The Centre for the Study of Democracy and the Institute for Modern and Contemporary Culture invites Sébastien Chauvin (University of Lausanne/CDG) for the second cycle of the seminar series “French Politics: A Neighbour’s ‘History of the Present’”, entitled “French Universalism vs. Alien Identities?”

Sébastien Chauvin's paper is titled: "How gays almost became French: Republican homophobia, queer banalisation, and the limits of sexual nationalism".

Seminar series “French Politics: A Neighbour’s ‘History of the Present’” invites Sébastien Chauvin

In the 1990s, queer expression, sociality and movements in France were frequently stigmatised as “communautariste” (sectarian) and placed outside the bounds of the national imaginary. That accusation gradually receded in the 2000s and 2010s with the expansion of equality claims, legal victories and heightened cultural visibility. As in other European countries, some forms of queerness were symbolically co-opted as part of the French national project by conservative discourses and parties articulating the ‘protection’ of sexual and gender minorities to racist, anti-immigrant or classist agendas.

Yet, the French political context also presents obstacles to full-swing sexual nationalism. A great deal of French conservative politics is still simultaneously racist, neoliberal and homophobic, while protests against same-sex marriage in the 2010s ostensibly deployed national republican aesthetics and rhetoric.

Moreover, the banalization of queer identities, far from generating homogeneity, has opened the way to plural forms and figures of non-straight and non-cis visibility and existence. While this pluralisation tends to lay bare internal inequality and social contradictions within LGBTQI communities and creates space for conservative gay and lesbian politics, it has also allowed for the emergence of movements and voices countering reactionary articulations of queer safety.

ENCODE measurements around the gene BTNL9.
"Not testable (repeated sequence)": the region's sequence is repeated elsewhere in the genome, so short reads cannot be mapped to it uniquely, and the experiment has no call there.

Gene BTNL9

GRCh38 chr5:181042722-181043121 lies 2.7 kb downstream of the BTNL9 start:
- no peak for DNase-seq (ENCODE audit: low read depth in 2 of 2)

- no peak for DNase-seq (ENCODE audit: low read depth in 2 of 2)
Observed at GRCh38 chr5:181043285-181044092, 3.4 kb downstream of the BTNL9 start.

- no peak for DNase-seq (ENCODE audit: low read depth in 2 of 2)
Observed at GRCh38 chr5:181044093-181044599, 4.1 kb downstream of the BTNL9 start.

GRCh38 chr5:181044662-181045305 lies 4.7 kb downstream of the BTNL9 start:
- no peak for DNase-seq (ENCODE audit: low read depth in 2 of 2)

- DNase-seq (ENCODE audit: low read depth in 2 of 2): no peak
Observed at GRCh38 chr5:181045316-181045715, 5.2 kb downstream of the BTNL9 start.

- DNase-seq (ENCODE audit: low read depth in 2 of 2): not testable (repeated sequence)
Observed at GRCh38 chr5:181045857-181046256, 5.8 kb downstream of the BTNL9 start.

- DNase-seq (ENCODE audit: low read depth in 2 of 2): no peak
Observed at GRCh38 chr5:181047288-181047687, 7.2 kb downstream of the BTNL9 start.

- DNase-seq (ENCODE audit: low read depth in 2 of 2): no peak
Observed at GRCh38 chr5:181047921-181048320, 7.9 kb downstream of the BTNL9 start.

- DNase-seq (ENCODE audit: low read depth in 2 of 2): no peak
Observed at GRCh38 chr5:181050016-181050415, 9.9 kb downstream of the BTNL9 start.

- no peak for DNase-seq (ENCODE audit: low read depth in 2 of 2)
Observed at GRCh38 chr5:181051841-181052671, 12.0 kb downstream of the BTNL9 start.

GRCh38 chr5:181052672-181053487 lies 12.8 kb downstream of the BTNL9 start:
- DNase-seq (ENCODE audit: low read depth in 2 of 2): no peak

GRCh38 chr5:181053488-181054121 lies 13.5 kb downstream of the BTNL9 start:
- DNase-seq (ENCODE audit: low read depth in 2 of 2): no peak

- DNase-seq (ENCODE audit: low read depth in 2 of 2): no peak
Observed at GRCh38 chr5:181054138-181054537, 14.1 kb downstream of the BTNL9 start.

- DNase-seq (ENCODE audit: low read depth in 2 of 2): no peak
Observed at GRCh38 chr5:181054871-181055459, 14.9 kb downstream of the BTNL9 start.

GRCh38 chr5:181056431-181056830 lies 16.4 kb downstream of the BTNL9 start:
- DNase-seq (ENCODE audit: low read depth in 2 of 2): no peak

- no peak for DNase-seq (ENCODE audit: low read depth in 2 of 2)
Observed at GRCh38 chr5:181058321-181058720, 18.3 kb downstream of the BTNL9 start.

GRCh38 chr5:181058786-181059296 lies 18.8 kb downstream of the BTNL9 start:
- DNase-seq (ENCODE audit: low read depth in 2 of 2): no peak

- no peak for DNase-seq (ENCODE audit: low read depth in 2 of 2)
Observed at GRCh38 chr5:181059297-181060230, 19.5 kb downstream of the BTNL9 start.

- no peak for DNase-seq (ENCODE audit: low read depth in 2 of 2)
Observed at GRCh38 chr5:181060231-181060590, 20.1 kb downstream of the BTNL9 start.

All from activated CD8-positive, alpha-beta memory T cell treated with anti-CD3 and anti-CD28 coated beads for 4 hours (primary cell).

The presentation will focus on four recent incidents when the articulation between sexual/gender minority protection and exclusionary politics were simultaneously enacted and resisted.

About the seminar series

“French Politics: A Neighbour’s ‘History of the Present’” is a monthly seminar series organised by the University of Westminster (Centre for the Study of Democracy & Institute for Modern and Contemporary Culture), introducing the “crème de la crème” of French research in Social Sciences and Humanities.

This series is designed with the Foucauldian notion of “history of the present” in mind and will tackle some of the most pressing challenges of French politics and political theory today.
The series is divided into three cycles:

  • An authoritarian spiral in France?
  • French universalism vs. Alien identities?
  • Can France think of itself as postcolonial?

With kind support from the French Embassy in the UK - Higher Education Research and Innovation Department (in association with “The Borders of Identity” seminar series supported by the Funds d’Alembert 2019) and the Political Studies Association.


Fyvie Hall, 309 Regent Street, W1B 2HW, London

Contact for more information

Emmanuel Jouai
[email protected]